Imagine Stillwater without its Lift Bridge. Go ahead, try.

That’s what most everyone else thought too. And although the old bridge is now permanently retired as a crossing for cars, it stands to live another day — as a pedestrian and bicycle concourse and loop trail.

Once interstate traffic shifted last week 1.5 miles downstream on the St. Croix River to the new, wider and faster four-lane bridge, silence fell over the venerable Lift Bridge.

“That old gal has really served us well. It’s an iconic feature of the Stillwater area — it’s revered,” said Washington County Commissioner Gary Kriesel, a longtime Stillwater resident.

Over the next 18 months, the bridge will undergo changes as it’s restored to its original 1931 appearance.

The familiar gray paint will disappear under a coat of “federal green,” the color of the bridge when it opened. Lampposts of the kind that stood along the bridge all those years ago will appear. Workers will convert the bridge deck into an avenue for people who walk and roll, replacing the pavement with a trail surface.

“The Lift Bridge symbolizes the move of not only Stillwater but the St. Croix Valley into the modern age,” said Washington County historian Brent Peterson. “It separated Stillwater from the lumber era to more of a manufacturing era, from the horse and buggy to automobiles.”

The Lift Bridge will be Stillwater’s launching point for a new 5-mile trail that will loop over the Wisconsin bluffs, cross the new bridge and return to Stillwater along the St. Croix.

The old bridge will be fitted out with new components to keep its lift operating for years to come. One span will be removed next summer to allow boats to pass under while the repair work is done.

All the changes will come courtesy of the $646 million two-state St. Croix Crossing project that built the new bridge. The financing package included cultural and historical improvements, one of which was the Lift Bridge’s preservation.

Todd Clarkowski, who coordinated the St. Croix bridge project for the Minnesota Department of Transportation, participated in discussions beginning in 2002 that settled compromises for the new bridge and led to a decision to preserve the old one.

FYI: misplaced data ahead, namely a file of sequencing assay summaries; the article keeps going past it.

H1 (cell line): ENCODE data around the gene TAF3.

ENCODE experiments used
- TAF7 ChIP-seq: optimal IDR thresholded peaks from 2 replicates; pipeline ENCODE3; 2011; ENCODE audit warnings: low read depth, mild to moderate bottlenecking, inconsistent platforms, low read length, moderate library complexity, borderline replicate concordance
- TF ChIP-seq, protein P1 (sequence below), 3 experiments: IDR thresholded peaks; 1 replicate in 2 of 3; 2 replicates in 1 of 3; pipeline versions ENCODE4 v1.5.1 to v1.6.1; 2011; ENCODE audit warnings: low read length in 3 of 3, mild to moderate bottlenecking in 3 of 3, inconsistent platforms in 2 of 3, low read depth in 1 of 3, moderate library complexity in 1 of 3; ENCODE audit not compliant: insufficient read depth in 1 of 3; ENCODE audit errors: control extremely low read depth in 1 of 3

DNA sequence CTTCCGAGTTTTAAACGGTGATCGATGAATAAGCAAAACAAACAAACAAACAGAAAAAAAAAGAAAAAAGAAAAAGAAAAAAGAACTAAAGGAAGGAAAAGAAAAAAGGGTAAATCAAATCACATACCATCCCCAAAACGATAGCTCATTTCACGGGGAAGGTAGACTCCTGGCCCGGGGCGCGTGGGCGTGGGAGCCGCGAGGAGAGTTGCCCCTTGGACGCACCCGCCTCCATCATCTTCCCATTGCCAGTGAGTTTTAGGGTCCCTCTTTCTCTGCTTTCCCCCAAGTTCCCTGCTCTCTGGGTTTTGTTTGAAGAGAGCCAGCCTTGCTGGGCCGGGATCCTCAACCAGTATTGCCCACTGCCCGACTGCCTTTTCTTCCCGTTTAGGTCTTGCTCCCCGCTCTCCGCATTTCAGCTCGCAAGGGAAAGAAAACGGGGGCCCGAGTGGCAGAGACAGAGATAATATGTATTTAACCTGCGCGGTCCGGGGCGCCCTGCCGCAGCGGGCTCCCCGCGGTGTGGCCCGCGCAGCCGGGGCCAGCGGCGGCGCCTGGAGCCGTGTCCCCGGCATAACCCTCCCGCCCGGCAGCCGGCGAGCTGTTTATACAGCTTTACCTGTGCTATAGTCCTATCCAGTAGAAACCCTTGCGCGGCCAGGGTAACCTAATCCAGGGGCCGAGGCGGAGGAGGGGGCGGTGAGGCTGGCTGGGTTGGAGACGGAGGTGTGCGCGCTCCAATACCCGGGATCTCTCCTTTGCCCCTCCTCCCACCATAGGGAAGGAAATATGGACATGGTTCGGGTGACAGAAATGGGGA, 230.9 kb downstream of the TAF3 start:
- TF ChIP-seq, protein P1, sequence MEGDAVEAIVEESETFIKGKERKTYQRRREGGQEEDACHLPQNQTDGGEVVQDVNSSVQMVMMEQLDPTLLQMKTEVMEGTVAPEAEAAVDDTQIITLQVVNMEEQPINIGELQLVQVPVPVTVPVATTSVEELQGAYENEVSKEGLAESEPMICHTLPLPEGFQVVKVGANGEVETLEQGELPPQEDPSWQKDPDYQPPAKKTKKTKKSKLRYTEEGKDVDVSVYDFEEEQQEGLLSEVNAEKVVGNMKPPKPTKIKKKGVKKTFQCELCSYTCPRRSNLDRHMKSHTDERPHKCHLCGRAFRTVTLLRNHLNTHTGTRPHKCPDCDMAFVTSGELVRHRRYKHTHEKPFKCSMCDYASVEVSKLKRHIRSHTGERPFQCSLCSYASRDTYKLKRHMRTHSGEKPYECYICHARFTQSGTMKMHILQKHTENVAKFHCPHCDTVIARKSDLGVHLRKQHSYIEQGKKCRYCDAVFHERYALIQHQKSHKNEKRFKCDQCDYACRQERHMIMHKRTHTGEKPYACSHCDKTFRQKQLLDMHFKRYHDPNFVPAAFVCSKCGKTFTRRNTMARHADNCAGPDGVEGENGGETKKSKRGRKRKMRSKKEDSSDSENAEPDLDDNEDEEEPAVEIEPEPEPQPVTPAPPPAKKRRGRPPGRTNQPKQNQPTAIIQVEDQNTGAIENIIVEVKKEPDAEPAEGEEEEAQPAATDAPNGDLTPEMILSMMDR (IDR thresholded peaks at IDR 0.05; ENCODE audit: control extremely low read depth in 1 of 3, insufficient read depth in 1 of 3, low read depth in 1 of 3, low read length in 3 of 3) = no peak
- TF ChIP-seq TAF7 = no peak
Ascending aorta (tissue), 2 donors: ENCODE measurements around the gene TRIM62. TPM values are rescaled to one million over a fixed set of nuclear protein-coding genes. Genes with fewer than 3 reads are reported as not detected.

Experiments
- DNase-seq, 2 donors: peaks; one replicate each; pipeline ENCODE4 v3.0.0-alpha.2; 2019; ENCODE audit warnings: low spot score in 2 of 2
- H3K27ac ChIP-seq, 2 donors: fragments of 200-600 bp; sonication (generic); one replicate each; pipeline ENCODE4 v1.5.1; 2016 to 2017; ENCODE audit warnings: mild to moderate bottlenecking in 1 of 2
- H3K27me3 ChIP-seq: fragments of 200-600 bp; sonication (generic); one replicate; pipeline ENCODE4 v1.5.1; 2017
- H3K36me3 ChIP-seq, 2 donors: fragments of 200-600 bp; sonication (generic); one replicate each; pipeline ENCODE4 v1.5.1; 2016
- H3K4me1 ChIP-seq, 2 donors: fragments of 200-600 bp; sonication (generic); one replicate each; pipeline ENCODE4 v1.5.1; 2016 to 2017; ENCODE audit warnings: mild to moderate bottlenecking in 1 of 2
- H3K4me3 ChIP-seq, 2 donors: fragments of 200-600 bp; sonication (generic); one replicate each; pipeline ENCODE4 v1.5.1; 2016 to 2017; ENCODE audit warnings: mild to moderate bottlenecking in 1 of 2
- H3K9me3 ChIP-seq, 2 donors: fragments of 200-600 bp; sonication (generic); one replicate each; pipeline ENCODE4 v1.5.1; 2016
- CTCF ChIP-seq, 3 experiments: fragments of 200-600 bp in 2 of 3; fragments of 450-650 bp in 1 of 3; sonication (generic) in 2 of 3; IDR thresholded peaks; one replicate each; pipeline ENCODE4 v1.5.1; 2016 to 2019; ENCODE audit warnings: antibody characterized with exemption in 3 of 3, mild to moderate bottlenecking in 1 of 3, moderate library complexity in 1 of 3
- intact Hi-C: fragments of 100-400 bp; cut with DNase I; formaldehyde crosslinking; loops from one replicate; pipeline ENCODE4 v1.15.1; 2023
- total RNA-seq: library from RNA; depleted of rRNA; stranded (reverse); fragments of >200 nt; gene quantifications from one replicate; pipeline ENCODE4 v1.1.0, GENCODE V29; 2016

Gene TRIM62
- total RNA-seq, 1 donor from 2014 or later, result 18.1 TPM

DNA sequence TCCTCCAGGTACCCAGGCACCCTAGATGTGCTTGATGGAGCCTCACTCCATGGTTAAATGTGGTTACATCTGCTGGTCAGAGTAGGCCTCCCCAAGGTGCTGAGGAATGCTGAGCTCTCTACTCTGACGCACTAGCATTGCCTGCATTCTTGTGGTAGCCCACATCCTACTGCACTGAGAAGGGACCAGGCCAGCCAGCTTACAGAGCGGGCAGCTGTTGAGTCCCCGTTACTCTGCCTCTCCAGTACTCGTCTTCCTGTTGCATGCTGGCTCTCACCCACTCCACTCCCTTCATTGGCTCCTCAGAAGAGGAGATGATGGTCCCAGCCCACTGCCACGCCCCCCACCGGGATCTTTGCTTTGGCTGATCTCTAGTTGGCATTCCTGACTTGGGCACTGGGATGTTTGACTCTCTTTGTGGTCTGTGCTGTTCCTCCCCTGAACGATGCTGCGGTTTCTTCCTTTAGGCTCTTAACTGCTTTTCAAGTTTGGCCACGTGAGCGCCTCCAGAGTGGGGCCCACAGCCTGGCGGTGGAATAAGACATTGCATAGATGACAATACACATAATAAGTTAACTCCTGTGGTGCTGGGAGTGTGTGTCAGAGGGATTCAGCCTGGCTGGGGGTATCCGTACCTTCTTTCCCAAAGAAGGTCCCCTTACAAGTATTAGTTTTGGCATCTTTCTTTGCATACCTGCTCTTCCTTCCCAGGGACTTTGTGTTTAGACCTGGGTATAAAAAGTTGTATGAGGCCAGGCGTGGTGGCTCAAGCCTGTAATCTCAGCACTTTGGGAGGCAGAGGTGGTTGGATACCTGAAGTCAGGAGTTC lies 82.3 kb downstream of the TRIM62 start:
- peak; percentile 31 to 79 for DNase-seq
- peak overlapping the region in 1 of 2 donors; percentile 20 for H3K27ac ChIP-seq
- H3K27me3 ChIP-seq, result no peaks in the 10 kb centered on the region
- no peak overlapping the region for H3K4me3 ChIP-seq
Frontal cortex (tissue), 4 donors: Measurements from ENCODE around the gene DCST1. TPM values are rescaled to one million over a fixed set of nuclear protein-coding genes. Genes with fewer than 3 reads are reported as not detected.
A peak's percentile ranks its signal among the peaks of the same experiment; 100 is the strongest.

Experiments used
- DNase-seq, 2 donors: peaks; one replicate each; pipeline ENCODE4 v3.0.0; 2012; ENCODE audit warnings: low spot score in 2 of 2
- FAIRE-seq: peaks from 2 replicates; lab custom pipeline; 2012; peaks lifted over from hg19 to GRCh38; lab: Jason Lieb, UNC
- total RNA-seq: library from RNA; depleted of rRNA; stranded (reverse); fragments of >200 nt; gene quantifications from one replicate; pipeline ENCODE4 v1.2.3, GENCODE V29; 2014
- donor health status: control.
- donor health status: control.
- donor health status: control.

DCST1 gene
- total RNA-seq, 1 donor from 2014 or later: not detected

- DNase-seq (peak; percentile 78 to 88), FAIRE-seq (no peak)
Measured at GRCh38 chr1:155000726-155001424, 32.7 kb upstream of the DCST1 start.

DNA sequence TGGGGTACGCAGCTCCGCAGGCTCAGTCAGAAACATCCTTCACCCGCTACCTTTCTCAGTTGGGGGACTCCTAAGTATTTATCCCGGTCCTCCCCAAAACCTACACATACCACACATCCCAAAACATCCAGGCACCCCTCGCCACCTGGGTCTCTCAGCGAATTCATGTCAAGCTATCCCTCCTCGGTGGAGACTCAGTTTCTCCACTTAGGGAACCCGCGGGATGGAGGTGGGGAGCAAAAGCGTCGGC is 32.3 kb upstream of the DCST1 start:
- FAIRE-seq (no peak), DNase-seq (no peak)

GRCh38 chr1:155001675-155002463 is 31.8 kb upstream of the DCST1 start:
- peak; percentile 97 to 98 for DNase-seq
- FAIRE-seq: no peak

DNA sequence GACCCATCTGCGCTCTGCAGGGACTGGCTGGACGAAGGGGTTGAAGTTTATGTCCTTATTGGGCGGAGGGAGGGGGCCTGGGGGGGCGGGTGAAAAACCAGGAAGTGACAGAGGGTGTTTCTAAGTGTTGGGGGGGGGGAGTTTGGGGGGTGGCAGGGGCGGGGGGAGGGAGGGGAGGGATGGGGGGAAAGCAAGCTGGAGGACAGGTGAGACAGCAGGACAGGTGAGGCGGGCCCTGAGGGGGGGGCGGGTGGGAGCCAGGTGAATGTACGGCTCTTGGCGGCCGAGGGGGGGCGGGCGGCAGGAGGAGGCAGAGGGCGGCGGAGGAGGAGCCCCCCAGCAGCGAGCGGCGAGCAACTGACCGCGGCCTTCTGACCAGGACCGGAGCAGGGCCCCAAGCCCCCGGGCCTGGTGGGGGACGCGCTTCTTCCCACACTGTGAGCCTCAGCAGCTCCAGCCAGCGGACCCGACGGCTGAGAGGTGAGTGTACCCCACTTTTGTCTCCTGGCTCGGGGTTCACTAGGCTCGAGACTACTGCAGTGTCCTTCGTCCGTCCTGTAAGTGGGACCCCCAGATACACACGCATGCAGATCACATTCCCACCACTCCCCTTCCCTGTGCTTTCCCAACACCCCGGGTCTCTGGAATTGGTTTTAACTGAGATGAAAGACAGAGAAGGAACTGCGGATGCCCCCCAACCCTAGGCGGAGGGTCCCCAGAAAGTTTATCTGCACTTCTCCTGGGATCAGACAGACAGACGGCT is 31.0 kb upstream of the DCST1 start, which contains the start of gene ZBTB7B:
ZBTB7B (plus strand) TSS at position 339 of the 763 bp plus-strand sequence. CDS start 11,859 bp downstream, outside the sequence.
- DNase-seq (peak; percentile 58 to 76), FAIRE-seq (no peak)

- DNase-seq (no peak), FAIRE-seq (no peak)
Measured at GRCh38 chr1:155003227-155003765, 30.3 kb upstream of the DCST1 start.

Stakeholders representing varied interests concentrated on “finding a balance” for the Lift Bridge, he said, and forged a vision: “Keep it in the river valley, make it a recreational amenity, link it to the new river bridge.”

The two-lane bridge — one of the metro area’s smallest and least-traveled — long has enchanted admirers of Stillwater’s charming skyline. But it has also frustrated motorists and merchants forced to cope with long delays whenever the lift went up. Moreover, the bridge closed several times each year for floods, inspections, repairs and general maintenance.

It became a political football, trashed by some people as being on the verge of falling down. MnDOT refuted those allegations, saying that planned repairs would prolong its life. The bridge underwent a $5 million rehabilitation in 2005 and a $3.3 million upgrade in 2012.

Last Wednesday night, a crowd gathered in Stillwater to celebrate the closing of the Lift Bridge to traffic, just as thousands gathered in 1931 to celebrate its opening.

To Peterson, executive director of the county historical society, the Lift Bridge now represents a third era in Stillwater history: tourism.

“That’s what people come to see,” he said. “Without that monument of engineering, I don’t think Stillwater would have the destination clientele that it does today. That lift bridge sets us apart from other river communities.”

Don Empson, another Stillwater historian, wrote that the biggest victory in the bridge debate was preservation of the old bridge.

He quoted Nancy Goodman of the Washington County Historical Society, who wrote of the Lift Bridge in 1999:

“It is sort of the Eiffel Tower of Stillwater. If you can imagine Paris without its tower, you picture Stillwater without its bridge.”